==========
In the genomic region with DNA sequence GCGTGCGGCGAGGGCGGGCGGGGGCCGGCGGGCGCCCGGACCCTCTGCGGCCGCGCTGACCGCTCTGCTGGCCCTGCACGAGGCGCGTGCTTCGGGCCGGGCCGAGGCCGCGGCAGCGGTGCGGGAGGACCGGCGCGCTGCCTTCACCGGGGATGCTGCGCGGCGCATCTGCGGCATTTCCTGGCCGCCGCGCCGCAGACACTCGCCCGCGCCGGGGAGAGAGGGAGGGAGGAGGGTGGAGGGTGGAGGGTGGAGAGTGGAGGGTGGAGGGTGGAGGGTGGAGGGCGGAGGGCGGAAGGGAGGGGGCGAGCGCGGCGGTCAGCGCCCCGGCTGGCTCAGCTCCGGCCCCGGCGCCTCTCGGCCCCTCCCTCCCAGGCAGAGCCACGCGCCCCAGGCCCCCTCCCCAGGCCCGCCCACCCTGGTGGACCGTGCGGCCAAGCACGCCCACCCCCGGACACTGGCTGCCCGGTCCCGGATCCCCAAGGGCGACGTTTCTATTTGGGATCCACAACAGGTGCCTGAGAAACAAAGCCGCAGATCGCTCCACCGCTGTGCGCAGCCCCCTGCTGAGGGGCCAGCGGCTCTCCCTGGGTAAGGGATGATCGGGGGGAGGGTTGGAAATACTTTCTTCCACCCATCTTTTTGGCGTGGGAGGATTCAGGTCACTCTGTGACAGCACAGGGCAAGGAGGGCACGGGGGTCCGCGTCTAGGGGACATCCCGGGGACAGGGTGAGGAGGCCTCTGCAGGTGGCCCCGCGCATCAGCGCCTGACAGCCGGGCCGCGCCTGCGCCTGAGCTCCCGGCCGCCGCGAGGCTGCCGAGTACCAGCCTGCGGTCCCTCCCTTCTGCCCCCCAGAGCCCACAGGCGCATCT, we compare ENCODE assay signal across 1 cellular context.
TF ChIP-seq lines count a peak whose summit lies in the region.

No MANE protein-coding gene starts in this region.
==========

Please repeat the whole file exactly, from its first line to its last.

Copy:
In the genomic region with DNA sequence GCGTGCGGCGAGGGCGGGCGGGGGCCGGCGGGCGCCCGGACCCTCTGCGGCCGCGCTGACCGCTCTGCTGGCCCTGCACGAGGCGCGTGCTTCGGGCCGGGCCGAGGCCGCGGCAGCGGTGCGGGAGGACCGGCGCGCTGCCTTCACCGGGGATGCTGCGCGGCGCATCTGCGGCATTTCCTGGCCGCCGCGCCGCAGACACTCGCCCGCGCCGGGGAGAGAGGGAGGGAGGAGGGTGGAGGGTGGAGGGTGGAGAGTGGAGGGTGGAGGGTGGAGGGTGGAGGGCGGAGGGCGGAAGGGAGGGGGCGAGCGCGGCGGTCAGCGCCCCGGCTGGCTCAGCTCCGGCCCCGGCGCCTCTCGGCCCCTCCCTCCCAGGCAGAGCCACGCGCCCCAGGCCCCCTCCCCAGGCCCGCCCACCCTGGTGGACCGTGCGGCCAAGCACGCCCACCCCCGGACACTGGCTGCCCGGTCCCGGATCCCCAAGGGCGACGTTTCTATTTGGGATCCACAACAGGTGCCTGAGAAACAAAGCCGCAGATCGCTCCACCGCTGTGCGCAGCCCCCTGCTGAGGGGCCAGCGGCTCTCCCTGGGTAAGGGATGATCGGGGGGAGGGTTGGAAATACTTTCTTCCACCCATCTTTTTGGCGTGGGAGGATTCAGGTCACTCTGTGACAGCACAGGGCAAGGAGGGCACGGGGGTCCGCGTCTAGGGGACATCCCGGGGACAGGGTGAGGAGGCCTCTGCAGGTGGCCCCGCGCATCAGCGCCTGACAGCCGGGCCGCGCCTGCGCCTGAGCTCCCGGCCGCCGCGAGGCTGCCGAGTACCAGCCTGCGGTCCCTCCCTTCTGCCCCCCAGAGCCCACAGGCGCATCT, we compare ENCODE assay signal across 1 cellular context.
TF ChIP-seq lines count a peak whose summit lies in the region.

No MANE protein-coding gene starts in this region.